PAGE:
Keep your hopes up! Keep Animation real!

Greetz Lars

Jeremy Mace said...

Keith - Your observations are awesome and I have really enjoyed your blogs over the past couple of weeks after discovering them through the Animation Podcast site. Anyway - I have more of a question than a comment:

How important is the "story" in this new CG era?

From my stand point it seems like Dixney will be the only company concerned with creating good stories - it seems John L and the gang are the only ones that care about character development and a story that needs to be told.

I love great animation, but to me, it is secondary to a great story. Where does that leave us?

Randy said...

Despite the obvious differences in craftsmanship, I can honestly say I liked Hoodwinked better than a lot of recent fare, including even the Shrek films. To me the Shrek films always reeked of cynicism, and their sarcastic tone made the "sincere" endings less impactful. Hoodwinked, was almost the exact opposite in spirit. While it did lack a lot of the heart-level acting found in more expensive films, its humor was more about making things funny than making fun of the things themselves. It's humor was sincere in a way that most pop-culture films aren't, and it kept that loose, have-fun-with-it feeling throughout the story. Whil I generally like feeling along with a character more, Hoodwinked's ability to make you laugh during its darkest moments was part of its charm. Again, they made things funny even when a character might be sad, without making fun of the character's emotions.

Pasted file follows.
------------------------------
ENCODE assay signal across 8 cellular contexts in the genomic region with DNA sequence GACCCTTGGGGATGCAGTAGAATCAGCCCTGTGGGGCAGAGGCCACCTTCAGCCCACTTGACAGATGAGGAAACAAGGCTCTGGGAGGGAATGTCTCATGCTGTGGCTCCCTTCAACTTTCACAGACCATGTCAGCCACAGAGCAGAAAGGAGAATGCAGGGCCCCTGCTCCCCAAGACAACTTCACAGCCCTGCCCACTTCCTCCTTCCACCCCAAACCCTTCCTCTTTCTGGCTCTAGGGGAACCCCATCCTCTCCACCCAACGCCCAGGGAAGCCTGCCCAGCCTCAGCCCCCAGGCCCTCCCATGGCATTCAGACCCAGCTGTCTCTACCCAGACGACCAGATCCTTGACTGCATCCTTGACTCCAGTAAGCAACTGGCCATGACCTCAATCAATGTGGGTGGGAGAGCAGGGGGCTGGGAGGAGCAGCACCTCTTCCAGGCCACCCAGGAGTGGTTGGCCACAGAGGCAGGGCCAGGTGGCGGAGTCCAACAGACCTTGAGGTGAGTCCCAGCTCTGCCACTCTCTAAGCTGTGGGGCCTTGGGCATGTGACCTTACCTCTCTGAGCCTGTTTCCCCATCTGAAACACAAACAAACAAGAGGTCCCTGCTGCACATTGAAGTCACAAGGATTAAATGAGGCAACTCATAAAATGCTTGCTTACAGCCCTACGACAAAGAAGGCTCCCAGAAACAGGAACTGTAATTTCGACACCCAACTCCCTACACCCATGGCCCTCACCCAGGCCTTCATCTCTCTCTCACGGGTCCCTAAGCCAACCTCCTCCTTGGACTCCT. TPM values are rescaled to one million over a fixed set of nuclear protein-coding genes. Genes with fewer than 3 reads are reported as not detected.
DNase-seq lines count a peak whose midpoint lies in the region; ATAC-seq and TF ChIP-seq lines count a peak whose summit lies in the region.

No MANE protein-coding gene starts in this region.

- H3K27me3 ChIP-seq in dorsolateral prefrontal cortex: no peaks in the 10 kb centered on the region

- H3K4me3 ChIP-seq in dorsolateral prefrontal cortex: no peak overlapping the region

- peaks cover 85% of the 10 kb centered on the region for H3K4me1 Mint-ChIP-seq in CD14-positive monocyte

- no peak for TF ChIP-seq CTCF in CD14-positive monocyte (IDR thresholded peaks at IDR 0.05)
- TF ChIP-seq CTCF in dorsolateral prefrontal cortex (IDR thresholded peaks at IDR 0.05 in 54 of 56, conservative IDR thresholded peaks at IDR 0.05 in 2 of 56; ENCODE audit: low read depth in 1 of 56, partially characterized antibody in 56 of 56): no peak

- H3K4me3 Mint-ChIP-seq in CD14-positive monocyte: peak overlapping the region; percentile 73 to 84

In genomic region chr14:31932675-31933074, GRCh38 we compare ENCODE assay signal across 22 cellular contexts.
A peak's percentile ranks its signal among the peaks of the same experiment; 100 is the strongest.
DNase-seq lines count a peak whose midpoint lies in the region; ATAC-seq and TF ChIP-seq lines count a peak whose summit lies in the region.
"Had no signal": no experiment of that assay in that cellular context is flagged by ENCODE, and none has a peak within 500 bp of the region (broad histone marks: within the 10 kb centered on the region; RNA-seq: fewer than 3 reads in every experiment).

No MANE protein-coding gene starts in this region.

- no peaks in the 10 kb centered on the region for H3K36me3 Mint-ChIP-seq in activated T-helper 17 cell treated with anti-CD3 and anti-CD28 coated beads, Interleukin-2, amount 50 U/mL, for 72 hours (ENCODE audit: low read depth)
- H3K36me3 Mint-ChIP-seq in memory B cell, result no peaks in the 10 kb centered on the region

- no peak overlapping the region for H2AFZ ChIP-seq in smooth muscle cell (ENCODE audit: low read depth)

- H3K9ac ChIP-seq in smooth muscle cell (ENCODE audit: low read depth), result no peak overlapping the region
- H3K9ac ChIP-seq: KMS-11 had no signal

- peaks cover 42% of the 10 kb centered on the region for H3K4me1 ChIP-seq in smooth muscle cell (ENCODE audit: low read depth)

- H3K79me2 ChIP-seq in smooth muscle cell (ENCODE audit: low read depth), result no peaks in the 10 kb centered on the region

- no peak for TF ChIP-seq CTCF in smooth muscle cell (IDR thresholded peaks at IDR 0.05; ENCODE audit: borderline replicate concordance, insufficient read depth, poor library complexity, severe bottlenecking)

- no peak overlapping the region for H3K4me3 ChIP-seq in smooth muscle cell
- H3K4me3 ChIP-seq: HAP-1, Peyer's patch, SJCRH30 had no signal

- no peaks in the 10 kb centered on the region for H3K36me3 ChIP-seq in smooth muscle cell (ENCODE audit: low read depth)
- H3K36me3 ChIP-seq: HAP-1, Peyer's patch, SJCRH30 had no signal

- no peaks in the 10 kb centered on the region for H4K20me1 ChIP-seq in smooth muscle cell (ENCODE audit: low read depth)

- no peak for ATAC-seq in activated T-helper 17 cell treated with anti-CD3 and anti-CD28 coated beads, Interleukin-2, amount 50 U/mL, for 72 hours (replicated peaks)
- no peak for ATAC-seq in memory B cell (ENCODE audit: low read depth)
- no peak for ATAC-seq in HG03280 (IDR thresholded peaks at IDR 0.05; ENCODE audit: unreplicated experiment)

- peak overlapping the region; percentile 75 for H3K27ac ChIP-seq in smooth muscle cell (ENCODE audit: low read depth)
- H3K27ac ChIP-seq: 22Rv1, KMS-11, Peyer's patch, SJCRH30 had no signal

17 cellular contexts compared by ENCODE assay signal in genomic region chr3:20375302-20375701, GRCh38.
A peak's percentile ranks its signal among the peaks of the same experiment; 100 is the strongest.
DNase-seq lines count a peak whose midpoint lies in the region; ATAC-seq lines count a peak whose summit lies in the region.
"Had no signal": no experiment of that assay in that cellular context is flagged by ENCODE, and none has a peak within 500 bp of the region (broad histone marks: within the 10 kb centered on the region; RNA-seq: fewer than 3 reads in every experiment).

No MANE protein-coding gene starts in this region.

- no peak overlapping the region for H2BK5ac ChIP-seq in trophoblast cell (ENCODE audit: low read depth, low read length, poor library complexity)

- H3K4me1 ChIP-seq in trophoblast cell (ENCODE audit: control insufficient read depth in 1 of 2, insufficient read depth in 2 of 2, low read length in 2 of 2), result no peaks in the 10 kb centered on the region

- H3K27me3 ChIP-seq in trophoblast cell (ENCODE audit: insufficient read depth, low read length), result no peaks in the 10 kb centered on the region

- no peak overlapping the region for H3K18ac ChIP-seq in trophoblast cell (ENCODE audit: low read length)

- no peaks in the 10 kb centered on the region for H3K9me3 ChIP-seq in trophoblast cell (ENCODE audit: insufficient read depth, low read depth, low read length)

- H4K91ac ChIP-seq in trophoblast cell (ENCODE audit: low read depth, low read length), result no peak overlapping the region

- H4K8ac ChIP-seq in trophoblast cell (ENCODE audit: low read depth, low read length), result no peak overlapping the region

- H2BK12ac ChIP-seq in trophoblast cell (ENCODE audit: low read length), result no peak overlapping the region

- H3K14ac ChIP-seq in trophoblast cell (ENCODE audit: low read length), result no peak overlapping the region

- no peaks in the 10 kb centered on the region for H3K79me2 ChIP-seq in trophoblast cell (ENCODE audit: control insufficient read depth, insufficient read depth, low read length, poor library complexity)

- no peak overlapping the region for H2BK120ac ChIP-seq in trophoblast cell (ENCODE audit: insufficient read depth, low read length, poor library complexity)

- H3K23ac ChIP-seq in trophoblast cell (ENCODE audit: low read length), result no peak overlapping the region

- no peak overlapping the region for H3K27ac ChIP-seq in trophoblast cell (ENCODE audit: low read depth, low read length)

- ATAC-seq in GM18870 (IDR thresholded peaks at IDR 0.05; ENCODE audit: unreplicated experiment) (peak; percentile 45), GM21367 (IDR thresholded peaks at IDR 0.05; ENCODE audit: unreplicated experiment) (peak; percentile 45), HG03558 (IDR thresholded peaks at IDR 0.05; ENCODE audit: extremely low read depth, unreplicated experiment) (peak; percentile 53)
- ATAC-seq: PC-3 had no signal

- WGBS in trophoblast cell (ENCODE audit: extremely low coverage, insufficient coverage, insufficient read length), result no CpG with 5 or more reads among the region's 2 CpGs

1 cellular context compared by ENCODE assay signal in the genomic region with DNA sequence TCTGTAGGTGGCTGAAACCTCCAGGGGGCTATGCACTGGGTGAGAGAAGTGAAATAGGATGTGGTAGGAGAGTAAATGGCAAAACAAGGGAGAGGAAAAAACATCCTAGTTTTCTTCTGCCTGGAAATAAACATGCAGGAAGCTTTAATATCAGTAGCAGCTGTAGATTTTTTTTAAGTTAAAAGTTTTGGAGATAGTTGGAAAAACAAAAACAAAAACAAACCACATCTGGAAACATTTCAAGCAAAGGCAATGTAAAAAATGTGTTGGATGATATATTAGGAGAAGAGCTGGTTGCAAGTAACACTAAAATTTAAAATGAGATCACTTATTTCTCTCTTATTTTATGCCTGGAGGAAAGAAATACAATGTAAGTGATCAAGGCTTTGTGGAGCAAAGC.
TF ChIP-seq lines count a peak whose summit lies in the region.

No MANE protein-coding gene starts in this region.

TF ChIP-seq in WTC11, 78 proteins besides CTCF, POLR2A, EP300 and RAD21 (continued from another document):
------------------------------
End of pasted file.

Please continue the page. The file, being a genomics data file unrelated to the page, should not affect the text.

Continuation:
On the idea of a crowded market, though, I agree Keith. But I think it could go either way. Can't wait to hear about the opportunity side of things.

Anonymous said...